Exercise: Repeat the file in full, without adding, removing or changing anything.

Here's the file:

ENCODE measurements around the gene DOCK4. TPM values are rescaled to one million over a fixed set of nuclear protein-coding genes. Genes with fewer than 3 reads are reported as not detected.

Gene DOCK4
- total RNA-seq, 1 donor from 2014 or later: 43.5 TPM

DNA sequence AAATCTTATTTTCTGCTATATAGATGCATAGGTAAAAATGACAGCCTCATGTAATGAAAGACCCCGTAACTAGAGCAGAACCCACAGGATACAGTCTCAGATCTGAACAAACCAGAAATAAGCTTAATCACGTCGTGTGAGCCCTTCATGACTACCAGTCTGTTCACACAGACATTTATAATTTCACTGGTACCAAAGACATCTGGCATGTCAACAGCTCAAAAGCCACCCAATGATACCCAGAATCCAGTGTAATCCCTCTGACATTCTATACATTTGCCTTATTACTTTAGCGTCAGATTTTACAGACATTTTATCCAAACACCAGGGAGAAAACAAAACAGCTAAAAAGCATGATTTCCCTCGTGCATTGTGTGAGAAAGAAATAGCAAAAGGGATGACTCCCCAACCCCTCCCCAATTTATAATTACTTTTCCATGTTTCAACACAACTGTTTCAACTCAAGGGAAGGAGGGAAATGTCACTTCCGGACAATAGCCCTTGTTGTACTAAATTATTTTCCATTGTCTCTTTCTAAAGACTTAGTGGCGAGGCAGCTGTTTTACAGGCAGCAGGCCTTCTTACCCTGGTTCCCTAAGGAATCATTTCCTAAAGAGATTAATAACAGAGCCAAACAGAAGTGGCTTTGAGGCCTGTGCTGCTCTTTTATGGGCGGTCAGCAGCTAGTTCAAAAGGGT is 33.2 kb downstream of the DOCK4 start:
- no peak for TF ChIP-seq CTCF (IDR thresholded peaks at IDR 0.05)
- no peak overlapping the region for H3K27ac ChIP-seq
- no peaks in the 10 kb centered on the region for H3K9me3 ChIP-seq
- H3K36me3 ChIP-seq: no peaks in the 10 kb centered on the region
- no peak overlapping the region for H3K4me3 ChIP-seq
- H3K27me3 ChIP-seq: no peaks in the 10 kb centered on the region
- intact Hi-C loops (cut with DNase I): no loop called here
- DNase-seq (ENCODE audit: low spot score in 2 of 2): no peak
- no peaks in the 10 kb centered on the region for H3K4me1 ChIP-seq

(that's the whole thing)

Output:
ENCODE measurements around the gene DOCK4. TPM values are rescaled to one million over a fixed set of nuclear protein-coding genes. Genes with fewer than 3 reads are reported as not detected.

Gene DOCK4
- total RNA-seq, 1 donor from 2014 or later: 43.5 TPM

DNA sequence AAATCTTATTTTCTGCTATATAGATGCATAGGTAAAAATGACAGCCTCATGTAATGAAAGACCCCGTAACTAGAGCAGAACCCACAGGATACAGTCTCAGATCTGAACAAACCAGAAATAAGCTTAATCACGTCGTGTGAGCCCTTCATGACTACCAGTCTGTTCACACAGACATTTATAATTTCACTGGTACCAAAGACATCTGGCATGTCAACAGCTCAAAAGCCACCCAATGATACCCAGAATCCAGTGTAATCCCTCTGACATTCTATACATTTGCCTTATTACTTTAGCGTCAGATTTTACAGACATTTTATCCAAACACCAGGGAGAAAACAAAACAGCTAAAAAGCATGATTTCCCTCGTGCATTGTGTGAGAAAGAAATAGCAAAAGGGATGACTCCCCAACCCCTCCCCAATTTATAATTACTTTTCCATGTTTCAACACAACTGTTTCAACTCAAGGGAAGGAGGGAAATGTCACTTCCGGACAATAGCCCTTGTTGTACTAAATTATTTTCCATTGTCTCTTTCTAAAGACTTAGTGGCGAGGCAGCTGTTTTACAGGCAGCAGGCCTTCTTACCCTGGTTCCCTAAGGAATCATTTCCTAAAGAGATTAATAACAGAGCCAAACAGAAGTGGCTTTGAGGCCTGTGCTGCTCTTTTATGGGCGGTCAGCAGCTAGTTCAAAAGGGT is 33.2 kb downstream of the DOCK4 start:
- no peak for TF ChIP-seq CTCF (IDR thresholded peaks at IDR 0.05)
- no peak overlapping the region for H3K27ac ChIP-seq
- no peaks in the 10 kb centered on the region for H3K9me3 ChIP-seq
- H3K36me3 ChIP-seq: no peaks in the 10 kb centered on the region
- no peak overlapping the region for H3K4me3 ChIP-seq
- H3K27me3 ChIP-seq: no peaks in the 10 kb centered on the region
- intact Hi-C loops (cut with DNase I): no loop called here
- DNase-seq (ENCODE audit: low spot score in 2 of 2): no peak
- no peaks in the 10 kb centered on the region for H3K4me1 ChIP-seq